Atherosclerosis is a chronic inflammatory disease promoted by hyperlipidemia. Several studies support FOXP3-positive regulatory T cells (Tregs) as inhibitors of atherosclerosis; however, the mechanism underlying this protection remains elusive. To define the role of FOXP3-expressing Tregs in atherosclerosis, we used the DEREG mouse, which expresses the diphtheria toxin (DT) receptor under control of the Treg-specific Foxp3 promoter, allowing for specific ablation of FOXP3+ Tregs. Lethally irradiated, atherosclerosis-prone, low-density lipoprotein receptor–deficient (Ldlr–/–) mice received DEREG bone marrow and were injected with DT to eliminate FOXP3+ Tregs. Depletion of Tregs caused a 2.1-fold increase in atherosclerosis without a concomitant increase in vascular inflammation. These mice also exhibited a 1.7-fold increase in plasma cholesterol and an atherogenic lipoprotein profile with increased levels of VLDL. Clearance of VLDL and chylomicron remnants was hampered, leading to accumulation of cholesterol-rich particles in the circulation. Functional and protein analyses complemented by gene expression array identified reduced protein expression of sortilin-1 in liver and increased plasma enzyme activity of lipoprotein lipase, hepatic lipase, and phospholipid transfer protein as mediators of the altered lipid phenotype. These results demonstrate that FOXP3+ Tregs inhibit atherosclerosis by modulating lipoprotein metabolism.
Background. Falls and fractures in the elderly are among the leading causes of disability. We investigated whether pacemaker implantation prevents falls in patients with SND in a large cohort of patients. Methods. Patient demographics and medical history were collected prospectively. Fall history was retrospectively reconstituted from available medical records. The 10-year probability for major osteoporotic fractures was calculated retrospectively from available medical records using the Swiss fracture risk assessment tool FRAX-Switzerland. Results. During a mean observation period of 2.3 years after implantation, the rates of fallers and injured fallers with fracture were reduced to 15% and 6%, respectively. This corresponds to a relative reduction in the number of fallers of 75% (P < 0.001) and of injured fallers of 63% (P = 0.014) after pacemaker implantation. Similarly, the number of falls was reduced from 60 (48%) before pacemaker implantation to 22 (18%) thereafter (relative reduction 63%, P = 0.035) and the number of falls with injury from 22 (18%) to 7 (6%), which corresponds to a relative reduction of 67%, P = 0.013. Conclusion. In patients with SND, pacemaker implantation significantly reduces the number of patients experiencing falls, the total number of falls, and the risk for osteoporotic fractures.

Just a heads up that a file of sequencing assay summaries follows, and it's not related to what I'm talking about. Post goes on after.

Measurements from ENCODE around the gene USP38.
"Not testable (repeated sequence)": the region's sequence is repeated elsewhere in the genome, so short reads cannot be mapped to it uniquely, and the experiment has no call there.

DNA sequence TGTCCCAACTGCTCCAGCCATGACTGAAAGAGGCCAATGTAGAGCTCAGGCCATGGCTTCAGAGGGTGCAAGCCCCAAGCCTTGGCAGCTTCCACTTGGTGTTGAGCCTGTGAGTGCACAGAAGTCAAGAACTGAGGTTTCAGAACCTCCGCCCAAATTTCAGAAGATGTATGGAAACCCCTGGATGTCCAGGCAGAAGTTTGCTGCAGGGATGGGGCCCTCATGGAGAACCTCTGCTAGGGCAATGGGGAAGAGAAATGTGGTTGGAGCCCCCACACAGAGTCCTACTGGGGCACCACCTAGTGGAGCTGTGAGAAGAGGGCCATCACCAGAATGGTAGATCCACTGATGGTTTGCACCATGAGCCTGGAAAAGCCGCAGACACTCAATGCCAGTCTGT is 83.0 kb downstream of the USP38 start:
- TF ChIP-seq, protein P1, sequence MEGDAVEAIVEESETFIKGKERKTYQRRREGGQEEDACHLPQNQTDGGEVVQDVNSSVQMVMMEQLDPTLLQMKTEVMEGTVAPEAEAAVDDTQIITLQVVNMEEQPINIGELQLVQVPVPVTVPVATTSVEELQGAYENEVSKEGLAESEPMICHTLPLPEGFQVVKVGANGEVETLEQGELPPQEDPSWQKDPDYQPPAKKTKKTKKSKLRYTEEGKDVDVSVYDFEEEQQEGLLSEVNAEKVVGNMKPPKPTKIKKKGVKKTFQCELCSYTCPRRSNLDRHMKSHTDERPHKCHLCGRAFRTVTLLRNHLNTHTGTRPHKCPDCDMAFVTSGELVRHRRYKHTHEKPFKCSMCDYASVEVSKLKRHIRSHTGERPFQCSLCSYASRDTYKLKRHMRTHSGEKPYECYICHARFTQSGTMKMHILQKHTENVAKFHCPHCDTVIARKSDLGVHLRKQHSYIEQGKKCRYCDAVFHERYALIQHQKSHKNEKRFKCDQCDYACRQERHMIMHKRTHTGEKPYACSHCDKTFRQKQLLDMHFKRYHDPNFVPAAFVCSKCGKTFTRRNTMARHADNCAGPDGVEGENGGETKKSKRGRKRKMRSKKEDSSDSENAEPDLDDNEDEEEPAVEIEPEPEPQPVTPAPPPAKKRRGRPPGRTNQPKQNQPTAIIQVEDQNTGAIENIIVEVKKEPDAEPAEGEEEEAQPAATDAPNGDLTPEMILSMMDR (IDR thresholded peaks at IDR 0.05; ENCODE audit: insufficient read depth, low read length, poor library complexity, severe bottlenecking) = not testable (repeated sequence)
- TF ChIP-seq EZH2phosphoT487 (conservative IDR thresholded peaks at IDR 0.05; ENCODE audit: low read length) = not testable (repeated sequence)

Through a 4-year follow-up of the abstracts submitted to the European Society of
Cardiology Congress in 2006, we aimed at identifying factors predicting high-quality
research, appraising the quality of the peer review and editorial processes, and thereby
revealing potential ways to improve future research, peer review, and editorial
Methods and results
All abstracts submitted in 2006 were assessed for acceptance, presentation format, and
average reviewer rating. Accepted and rejected studies were followed for 4 years.
Multivariate regression analyses of a representative selection of 10% of all
abstracts (n= 1002) were performed to identify factors
predicting acceptance, subsequent publication, and citation. A total of 10 020 abstracts
were submitted, 3104 (31%) were accepted for poster, and 701 (7%) for oral
presentation. At Congress level, basic research, a patient number ≥ 100, and
prospective study design were identified as independent predictors of acceptance. These
factors differed from those predicting full-text publication, which included academic